Jewish eschatology in the first century A.D. (Romans 6)

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Eschatology refers to the “study of the last things” and the ways in which particular religious communities conceive of the end or goal of history. The Bible does not use the abstract term “eschatology” but suggests this idea with phrases like “the coming days”, “the latter days”, “the end of time” or “the day of the Lord” and its abbreviated version “on the day” (Deuteronomy 4:30, Isaiah 11:11, Daniel 2:28, Joel 2:1). Within Judaism and early Christianity, eschatology was a necessary consequence of the dual conviction that one true and living God has created the universe and intends to redeem it.

Although Jewish eschatological beliefs in the first century A.D. were tremendously diverse, certain key concepts were held in common:

  • Israel awaited restoration and the divine reversal of all that was wrong in the world.
  • Pagan empires and their idols would be cast down and Jerusalem glorified.
  • Corrupt leadership within Israel would be removed and the true Davidic King installed.
  • Israel’s sins would be forgiven, and God would pour out His Spirit upon His people so that the nation would become obedient.
  • As a result, light would go forth from Jerusalem and summon all nations to worship the Lord of all the earth.

An important aspect of this general picture is the notion of a personal Redeemer, an authorized representative who mediates the relationship between God and His people. This Anointed One, or Messiah, is understood variously as a second Moses, a royal son, a suffering servant or a chosen high priest. All of these concepts are deeply indebted to the Old Testament prophets and reflect a general outlook common to the diverse groups that existed in Israel. Some Jewish parties actually expected two messiahs: a priestly messiah and a royal messiah.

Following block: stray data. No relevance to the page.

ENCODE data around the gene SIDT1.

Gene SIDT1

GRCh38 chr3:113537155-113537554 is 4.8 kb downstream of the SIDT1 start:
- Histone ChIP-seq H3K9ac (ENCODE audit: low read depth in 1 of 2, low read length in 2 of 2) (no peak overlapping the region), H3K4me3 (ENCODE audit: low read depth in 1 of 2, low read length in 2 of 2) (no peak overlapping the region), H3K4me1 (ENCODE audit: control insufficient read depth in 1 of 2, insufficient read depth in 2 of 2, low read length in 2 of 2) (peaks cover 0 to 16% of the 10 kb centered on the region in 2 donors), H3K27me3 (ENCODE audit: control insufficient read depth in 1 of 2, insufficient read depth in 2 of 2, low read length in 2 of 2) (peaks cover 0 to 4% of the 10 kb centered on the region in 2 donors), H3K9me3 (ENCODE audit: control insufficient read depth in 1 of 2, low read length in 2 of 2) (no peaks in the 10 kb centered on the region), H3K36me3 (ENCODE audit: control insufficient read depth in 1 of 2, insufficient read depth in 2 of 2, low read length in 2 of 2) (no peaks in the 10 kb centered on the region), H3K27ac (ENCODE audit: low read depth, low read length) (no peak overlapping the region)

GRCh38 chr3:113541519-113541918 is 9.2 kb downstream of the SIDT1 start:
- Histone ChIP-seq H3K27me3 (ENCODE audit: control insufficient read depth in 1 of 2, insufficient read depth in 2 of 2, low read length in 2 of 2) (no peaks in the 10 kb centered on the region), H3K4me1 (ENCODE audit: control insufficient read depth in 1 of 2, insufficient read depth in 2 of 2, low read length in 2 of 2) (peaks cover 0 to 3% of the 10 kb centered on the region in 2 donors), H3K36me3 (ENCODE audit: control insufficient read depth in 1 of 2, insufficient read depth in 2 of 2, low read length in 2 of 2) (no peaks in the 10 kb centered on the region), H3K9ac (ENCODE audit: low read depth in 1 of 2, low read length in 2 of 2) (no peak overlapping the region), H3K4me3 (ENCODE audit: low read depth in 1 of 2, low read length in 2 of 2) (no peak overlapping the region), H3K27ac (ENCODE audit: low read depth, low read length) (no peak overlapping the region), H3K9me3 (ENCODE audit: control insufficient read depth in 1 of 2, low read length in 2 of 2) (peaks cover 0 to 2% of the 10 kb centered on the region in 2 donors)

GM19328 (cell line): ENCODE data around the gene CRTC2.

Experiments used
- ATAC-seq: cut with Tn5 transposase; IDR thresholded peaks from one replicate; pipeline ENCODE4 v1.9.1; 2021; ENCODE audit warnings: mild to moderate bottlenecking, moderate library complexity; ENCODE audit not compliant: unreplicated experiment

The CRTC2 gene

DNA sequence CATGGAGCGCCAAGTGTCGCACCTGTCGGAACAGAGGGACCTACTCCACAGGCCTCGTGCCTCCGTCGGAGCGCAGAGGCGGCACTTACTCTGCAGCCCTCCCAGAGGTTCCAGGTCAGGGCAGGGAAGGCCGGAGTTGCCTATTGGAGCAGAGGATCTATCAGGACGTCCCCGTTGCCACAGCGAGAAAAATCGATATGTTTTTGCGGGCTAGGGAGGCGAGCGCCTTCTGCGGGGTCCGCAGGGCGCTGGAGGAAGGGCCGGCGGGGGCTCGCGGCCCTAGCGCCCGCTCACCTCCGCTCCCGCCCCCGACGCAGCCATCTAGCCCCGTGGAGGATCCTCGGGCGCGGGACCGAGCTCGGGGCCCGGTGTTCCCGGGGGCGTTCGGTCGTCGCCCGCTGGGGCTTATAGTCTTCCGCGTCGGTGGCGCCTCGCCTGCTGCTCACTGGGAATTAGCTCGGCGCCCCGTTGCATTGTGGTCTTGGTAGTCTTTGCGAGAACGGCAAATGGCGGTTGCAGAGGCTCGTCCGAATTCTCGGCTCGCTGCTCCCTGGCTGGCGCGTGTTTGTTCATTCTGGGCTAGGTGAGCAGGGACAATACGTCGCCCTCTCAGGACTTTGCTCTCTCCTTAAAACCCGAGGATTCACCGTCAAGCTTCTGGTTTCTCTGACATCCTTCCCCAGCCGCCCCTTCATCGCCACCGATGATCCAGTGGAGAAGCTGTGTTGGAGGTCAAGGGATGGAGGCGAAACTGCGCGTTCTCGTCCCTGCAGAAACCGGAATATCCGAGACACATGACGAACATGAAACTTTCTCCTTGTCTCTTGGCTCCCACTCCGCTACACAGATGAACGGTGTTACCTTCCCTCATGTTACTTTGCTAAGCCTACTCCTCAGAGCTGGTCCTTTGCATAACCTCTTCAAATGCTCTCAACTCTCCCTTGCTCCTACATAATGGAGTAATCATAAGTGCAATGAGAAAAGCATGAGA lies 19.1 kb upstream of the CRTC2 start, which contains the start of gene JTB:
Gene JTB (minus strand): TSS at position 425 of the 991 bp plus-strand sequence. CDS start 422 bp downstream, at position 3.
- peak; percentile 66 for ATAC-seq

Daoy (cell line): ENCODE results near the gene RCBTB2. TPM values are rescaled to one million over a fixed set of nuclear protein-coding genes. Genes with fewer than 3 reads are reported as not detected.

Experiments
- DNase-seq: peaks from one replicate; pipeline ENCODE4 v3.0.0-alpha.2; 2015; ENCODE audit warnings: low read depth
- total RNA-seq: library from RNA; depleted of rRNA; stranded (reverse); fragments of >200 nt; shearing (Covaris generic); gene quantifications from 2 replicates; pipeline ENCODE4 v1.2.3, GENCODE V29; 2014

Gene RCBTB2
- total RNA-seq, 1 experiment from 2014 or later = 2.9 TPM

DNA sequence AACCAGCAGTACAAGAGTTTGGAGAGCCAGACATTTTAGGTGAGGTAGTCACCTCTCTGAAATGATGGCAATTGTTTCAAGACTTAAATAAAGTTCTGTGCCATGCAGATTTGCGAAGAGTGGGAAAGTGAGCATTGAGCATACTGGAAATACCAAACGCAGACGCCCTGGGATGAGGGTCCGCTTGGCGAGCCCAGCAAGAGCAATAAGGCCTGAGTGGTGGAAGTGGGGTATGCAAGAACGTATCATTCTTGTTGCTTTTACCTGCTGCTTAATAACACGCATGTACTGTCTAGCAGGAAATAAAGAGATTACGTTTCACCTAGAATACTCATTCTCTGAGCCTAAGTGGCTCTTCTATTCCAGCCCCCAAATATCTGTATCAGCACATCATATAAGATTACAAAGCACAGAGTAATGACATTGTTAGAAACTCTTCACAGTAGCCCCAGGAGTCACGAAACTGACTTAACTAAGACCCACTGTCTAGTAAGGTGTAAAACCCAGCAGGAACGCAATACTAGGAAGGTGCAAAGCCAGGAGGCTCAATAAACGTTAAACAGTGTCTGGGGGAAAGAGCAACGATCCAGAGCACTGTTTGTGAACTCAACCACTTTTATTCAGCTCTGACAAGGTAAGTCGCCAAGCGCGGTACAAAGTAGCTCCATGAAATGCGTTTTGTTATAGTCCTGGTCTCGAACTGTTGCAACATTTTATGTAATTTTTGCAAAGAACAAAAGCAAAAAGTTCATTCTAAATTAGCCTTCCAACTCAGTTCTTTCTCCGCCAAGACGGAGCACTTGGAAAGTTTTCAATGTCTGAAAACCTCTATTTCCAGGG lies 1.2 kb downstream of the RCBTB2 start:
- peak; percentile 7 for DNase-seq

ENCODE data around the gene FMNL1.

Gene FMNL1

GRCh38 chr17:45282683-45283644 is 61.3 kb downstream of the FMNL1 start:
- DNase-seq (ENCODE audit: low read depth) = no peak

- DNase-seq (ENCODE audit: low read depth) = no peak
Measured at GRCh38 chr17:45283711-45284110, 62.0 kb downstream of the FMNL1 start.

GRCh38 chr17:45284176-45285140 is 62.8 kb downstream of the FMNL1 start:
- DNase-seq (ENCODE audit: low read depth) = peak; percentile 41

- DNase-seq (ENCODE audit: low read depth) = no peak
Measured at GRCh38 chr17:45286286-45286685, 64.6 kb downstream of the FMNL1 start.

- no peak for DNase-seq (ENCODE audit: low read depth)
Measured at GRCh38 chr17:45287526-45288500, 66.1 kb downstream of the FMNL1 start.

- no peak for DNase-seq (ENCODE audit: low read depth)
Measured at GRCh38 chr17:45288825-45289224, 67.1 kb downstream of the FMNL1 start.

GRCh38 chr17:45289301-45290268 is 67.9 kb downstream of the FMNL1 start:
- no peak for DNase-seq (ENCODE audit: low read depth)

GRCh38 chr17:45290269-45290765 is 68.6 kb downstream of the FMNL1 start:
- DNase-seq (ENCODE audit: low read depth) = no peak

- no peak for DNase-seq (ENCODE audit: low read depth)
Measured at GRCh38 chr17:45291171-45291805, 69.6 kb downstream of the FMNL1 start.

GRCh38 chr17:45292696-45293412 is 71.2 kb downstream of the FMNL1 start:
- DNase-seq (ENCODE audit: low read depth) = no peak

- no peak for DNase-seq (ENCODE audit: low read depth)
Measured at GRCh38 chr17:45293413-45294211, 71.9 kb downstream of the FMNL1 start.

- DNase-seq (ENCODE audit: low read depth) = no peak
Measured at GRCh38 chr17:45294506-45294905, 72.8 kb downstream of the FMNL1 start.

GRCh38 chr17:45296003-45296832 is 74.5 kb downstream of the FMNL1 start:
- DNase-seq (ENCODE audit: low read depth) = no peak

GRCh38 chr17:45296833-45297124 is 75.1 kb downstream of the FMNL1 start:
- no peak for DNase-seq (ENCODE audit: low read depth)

Jewish eschatological belief was hardly a secret. Even the Roman historians Suetonius and Tacitus were aware of the Jewish hope for Messianic salvation. The synagogue liturgy also included daily prayers that focused on Israel’s hope.

Despite the broad unity of Jewish eschatology, a wide array of opinions existed regarding the exact timing and precise manner in which these great events would transpire (1 Peter 1:10-12). Individual authors articulated Israel’s hope for the future through a range of images and metaphors, the sum total of which can be difficult to reconcile. Different religious groups held widely divergent understandings as to the necessary precursors of the Messianic age, as well as unique perspectives on how their own movements stood in relation to it:

  • The Pharisees, who seem to have acknowledged the broadest eschatological scenario, understood faithfulness to the Torah as the divine prerequisite for Israel’s visitation (Acts 15:5).
  • The Sadducees denied the resurrection (Matthew 22:23), and their attitude toward eschatology in general remains uncertain.
  • The Essenes of Qumran believed that their own community was the beginning of the fulfillment of the age of redemption. The Essenes set themselves apart both from Gentile oppressors and from Jewish apostates, with whom they expected a final conflict.
  • Josephus considered the Zealots to be a fourth sect within Judaism. Its members thought of themselves as followers of Phineas, Elijah and the Maccabees in believing that active resistance was necessary antecedent for the eschatological age.

The diverse interpretations of prophecy in first century Judaism serve to instill caution in modern interpretations of prophecy. The primary message of the New Testament is that hope of Israel is fulfilled in Jesus (Mark 1:15, 1 Corinthians 10:11, Hebrews 9:26, 1 Peter 1:20), and it was precisely this critical point that many Jewish leaders, despite their close reading of prophecy, failed to recognize. Recent efforts to employ Biblical prophecy to describe with precision how and when the events of the world’s end will take place may well prove to be as misguided as those of first century interpreters.


 

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